Many parents, caregivers, and guardians face new and difficult choices about how their child will return to school in the fall, such as deciding between in-person and virtual learning.
This tool is designed to help parents, caregivers, and guardians weigh the risks and benefits of available educational options to help them make decisions about sending their child back to school. It is organized to provide parents and caregivers with:
- Information on COVID-19 and why safely reopening schools is so critical.
- Tools to:
- Help you assess your child’s and your family’s risk of COVID-19;
- Consider factors that will help you make a choice, if offered, of instructional format (e.g. virtual, in person, or a hybrid option); and
- Prepare for the school year, regardless of format.
For many families, back to school planning will look different this year than it has in previous years. Your school will have new policies in place to prevent the spread of COVID-19. You may also be starting the school year with virtual learning components. Whatever the situation, these checklists are intended to help parents, guardians, and caregivers, plan and prepare for the upcoming school year.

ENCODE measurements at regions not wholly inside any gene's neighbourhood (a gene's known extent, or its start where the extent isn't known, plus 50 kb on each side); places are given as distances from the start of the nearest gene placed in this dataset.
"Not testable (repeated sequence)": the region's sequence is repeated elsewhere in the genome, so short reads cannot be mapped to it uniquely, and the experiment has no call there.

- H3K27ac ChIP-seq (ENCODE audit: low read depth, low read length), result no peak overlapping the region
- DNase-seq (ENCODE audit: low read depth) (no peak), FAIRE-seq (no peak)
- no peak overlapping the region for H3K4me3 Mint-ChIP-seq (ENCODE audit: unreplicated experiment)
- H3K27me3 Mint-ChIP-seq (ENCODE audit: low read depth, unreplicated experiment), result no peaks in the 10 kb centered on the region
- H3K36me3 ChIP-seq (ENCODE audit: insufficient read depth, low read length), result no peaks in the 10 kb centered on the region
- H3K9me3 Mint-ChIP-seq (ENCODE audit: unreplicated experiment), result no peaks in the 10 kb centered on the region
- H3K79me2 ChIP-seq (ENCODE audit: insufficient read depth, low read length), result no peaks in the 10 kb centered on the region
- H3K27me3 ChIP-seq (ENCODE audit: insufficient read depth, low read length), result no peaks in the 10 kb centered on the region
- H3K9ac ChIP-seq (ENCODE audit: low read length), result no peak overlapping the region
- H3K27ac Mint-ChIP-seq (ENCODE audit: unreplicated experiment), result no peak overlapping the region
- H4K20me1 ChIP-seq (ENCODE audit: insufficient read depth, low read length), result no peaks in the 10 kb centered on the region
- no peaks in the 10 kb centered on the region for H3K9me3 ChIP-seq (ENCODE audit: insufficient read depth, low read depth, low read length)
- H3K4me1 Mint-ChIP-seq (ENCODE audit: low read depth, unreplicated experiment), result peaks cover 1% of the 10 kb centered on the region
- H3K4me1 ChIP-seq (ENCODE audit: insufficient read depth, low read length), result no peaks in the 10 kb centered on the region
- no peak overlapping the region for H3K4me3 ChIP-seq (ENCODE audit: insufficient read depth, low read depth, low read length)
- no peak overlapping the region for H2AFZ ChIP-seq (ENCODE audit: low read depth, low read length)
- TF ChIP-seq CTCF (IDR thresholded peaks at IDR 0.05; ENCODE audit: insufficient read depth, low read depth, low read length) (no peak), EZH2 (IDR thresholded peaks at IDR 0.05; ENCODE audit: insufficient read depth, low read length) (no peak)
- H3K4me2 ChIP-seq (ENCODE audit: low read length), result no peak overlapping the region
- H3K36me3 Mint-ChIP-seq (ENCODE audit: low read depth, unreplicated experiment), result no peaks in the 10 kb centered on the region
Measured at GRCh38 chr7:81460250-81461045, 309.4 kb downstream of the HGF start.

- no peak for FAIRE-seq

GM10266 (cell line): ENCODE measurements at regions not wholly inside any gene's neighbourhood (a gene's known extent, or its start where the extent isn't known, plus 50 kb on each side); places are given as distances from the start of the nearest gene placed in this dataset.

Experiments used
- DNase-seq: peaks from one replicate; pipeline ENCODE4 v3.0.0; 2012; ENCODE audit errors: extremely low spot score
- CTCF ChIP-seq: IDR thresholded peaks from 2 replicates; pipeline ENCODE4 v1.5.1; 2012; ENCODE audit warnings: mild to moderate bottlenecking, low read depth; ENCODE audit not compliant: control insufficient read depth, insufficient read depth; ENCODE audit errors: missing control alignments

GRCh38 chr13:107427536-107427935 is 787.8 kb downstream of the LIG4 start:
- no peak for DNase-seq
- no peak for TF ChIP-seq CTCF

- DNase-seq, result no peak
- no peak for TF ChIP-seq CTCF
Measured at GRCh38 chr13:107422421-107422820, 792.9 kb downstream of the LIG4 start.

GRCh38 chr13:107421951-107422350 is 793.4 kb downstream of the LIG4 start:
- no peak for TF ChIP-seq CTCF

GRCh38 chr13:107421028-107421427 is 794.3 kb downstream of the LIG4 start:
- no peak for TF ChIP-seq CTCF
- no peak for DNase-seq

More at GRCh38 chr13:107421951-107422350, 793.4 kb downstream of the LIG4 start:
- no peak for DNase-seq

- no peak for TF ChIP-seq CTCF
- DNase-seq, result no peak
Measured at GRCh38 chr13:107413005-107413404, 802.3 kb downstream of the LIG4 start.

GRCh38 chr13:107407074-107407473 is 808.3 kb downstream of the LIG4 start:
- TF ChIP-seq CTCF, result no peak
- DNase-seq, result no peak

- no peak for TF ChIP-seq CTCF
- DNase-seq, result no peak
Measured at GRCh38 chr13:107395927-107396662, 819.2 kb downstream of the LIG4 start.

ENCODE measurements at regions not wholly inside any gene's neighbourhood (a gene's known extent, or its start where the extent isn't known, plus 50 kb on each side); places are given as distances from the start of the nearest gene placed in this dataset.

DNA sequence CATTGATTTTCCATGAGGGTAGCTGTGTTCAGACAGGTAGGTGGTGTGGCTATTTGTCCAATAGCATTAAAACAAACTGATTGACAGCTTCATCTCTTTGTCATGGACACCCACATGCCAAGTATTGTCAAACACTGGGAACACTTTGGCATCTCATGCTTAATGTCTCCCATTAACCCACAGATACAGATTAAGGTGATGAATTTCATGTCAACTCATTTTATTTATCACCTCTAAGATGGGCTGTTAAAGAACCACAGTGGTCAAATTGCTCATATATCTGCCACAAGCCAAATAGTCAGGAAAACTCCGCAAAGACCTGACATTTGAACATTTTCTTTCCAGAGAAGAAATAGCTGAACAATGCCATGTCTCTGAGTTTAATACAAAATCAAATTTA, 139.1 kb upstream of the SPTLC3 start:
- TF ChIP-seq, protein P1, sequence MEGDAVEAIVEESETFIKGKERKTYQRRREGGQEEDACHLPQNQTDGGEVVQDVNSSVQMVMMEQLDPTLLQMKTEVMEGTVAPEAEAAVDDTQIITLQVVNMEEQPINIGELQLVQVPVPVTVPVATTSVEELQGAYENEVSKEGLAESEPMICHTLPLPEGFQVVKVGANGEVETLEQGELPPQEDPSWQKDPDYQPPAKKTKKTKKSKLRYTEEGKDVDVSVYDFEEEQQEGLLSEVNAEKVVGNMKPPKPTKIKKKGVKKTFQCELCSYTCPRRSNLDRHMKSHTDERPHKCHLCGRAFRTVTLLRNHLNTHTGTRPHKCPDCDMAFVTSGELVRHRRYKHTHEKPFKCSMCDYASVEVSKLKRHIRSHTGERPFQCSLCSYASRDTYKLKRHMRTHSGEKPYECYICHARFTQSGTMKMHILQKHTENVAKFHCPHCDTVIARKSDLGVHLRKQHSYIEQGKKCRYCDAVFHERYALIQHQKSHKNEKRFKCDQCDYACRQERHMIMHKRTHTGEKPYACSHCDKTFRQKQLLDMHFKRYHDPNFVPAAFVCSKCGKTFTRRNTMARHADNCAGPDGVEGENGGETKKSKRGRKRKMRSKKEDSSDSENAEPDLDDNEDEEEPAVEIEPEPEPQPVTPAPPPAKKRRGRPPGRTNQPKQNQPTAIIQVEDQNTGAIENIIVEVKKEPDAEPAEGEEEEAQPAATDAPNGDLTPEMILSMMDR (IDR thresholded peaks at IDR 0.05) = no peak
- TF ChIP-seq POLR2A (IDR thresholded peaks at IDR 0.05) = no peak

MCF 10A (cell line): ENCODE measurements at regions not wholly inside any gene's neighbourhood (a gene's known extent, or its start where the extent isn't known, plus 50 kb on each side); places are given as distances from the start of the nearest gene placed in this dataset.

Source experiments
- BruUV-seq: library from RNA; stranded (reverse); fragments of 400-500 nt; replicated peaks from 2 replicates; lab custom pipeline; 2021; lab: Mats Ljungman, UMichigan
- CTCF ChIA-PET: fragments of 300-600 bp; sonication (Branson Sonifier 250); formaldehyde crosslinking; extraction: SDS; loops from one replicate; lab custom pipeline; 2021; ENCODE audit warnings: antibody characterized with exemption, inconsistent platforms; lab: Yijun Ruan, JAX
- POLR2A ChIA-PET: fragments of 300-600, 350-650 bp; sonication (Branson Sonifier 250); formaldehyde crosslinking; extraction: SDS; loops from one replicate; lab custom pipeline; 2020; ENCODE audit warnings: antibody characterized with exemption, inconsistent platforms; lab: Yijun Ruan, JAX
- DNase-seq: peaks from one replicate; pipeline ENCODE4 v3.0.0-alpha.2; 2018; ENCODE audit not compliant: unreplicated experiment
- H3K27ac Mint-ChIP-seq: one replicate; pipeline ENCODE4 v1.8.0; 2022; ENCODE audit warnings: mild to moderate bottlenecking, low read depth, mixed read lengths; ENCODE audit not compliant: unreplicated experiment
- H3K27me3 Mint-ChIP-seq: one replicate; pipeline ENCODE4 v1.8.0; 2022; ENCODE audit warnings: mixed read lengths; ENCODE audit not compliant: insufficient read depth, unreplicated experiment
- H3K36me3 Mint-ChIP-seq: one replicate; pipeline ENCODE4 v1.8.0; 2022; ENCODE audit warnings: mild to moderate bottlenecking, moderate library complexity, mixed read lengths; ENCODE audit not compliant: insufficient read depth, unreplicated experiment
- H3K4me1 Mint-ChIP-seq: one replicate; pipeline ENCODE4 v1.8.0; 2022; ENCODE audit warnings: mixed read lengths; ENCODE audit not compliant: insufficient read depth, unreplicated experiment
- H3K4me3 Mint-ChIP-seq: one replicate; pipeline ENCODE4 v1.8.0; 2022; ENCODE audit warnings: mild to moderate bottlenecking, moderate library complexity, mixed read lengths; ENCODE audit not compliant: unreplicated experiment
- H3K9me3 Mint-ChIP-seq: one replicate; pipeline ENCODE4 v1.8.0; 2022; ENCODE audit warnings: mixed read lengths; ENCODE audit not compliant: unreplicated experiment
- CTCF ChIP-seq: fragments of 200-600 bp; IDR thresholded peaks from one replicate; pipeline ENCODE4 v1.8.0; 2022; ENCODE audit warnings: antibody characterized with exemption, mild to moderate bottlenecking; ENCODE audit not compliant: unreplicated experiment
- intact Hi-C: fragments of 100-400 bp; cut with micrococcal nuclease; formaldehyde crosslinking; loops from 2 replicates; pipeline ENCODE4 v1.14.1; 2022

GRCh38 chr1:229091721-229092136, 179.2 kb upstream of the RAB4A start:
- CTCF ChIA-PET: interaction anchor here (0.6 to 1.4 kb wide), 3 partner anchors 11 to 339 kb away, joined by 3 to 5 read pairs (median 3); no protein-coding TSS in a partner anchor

Some of the changes in schools’ classroom attendance or structure may include:
- Cohorts: Dividing students and teachers into distinct groups that stay together throughout an entire school day during in-person classroom instruction. Schools may allow minimal or no interaction between cohorts (also sometimes referred to as pods).
- Hybrid: A mix of virtual learning and in-class learning. Hybrid options can apply a cohort approach to the in-class education provided.
- Virtual/at-home only: Students and teachers engage in virtual-only classes, activities, and events.
Deciding between in-person and virtual learning?
Related: See our decision tool to help you think through school re-entry and the choices that your child’s school is offering:
Planning for in-person classes
Going back to school this fall will require schools and families to work together even more than before. Schools will be making changes to their policies and operations with several goals: supporting learning; providing important services, such as school meals, extended daycare, extracurricular activities, and social services; and limiting the transmission of SARS-CoV-2, the virus that causes COVID-19. Teachers and staff can teach and encourage preventive behaviors at school. Likewise, it will be important for families to emphasize and model healthy behaviors at home and to talk to your children about changes to expect this school year. Even if your child will attend school in-person, it is important to prepare for the possibility of virtual learning if school closes or if your child becomes exposed to COVID-19 and needs to stay home.
CDC has created a checklist to help with back to school planning for school year (SY) 2020-2021. If your school uses a hybrid model, you may want to review both the in-person and virtual/at-home learning checklists.
In-Person Learning Checklist (PDF version)
Planning for virtual or at-home learning